Apache Paschall was a close friend of mine.
It may be impossible to explain how difficult it was to write that sentence.
Paschall -- the girls' basketball coach at Nazareth Regional (Brooklyn, N.Y.) and the Exodus NYC AAU club program -- died on Tuesday morning at age 37. Because he was younger than me, it's still inconceivable and painful to have to write about him in the past tense.
Journalists are not supposed to befriend the people we write about. The unwritten rules are pretty clear about avoiding such conflicts and complications.
But in talking me through my grief over Paschall, who had been battling an aggressive form of skin cancer since a diagnosis in October as well as other serious health issues, my close friend and colleague Chris Hansen made a great point about the world in which we travel. There isn't yet enough money or notoriety in girls' basketball to motivate anyone. Those who are involved must do so because of the passion they feel for the sport and its growth. As such, the roles of the people on my beat are not the traditional ones -- reporter, coach, parent, player; we all tend to be comrades in arms and friendships like mine and Paschall's are not just unavoidable, they're almost fated.
It didn't seem that way at first.
When I began taking HoopGurlz to a national audience, people told me that Paschall admired my work. But how could I ever tell? Anytime I ever saw him, the most I got was a nod and maybe a hello. I told a mutual acquaintance I thought Paschall didn't like me for some reason.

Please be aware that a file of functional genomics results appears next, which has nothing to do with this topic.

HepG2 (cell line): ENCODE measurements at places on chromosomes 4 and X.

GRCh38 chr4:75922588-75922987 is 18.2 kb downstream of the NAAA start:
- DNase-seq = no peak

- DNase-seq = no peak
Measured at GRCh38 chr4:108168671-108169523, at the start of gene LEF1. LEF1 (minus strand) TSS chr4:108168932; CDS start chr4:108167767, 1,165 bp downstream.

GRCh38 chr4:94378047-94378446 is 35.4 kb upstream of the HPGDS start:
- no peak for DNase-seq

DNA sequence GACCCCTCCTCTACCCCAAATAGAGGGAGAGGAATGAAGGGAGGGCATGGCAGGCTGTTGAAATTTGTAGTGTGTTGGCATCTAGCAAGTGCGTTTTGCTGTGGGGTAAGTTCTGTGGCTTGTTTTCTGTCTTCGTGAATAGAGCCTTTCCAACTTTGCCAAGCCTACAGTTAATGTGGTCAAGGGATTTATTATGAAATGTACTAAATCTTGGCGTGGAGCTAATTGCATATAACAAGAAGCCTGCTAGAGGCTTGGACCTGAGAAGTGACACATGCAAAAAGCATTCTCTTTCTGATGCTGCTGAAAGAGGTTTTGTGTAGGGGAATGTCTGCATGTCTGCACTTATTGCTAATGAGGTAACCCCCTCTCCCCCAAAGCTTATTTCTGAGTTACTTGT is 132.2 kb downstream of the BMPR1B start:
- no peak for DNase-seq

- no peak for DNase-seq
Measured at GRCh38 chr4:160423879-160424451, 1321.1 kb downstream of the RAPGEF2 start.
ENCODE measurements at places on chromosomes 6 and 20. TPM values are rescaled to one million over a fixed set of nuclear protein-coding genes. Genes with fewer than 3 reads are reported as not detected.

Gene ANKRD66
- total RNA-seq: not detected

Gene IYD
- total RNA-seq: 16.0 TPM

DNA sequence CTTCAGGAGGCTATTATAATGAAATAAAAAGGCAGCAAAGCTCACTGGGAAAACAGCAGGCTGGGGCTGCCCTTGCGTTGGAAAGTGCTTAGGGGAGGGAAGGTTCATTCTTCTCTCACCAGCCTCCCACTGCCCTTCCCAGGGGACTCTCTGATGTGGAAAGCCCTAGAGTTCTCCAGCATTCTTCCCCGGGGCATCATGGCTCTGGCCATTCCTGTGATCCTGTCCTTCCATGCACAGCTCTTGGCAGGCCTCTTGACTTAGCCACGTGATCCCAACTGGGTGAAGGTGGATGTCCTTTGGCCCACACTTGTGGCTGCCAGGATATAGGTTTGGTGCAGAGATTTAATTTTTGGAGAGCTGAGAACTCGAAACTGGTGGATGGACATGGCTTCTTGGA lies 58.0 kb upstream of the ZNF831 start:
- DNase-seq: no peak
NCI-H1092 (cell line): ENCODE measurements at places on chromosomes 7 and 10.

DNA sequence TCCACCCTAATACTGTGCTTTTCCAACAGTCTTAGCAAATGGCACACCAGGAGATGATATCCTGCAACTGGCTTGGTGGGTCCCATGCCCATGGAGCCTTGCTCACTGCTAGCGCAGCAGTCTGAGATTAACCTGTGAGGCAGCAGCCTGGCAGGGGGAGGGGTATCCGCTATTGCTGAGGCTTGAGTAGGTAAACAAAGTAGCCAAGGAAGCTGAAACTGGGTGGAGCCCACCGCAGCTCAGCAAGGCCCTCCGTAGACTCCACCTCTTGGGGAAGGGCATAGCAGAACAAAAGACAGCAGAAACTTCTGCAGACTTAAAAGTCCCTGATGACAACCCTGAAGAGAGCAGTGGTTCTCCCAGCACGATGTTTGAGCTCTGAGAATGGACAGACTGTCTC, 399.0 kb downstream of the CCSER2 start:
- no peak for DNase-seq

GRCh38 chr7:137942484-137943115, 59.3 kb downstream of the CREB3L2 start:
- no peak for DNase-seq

"It takes him time to warm up and trust people," I was assured.
Finally, during a club tournament in Mason, Ohio, I walked up to Paschall, who was black and Native American, and told him I thought he didn't like me because I wasn't as light-skinned as he was. He laughed. It wasn't long before we were texting and calling each other regularly, often so late at night that I regularly accused him of being a vampire. The subjects of our conversations more often than not had nothing whatsoever to do with basketball.
His favorite reaction in texts, sometimes to the point of being some alien form of punctuation, was: lol. In other words, don't take things so seriously that they consume you. I liked Paschall's advice, but knew in my heart he never heeded it. Everything consumed him, especially anything that had to do with his players -- his kids. The whole lot of it ate him up eventually in the form of his cancer, his congestive heart failure before, and his stroke before that.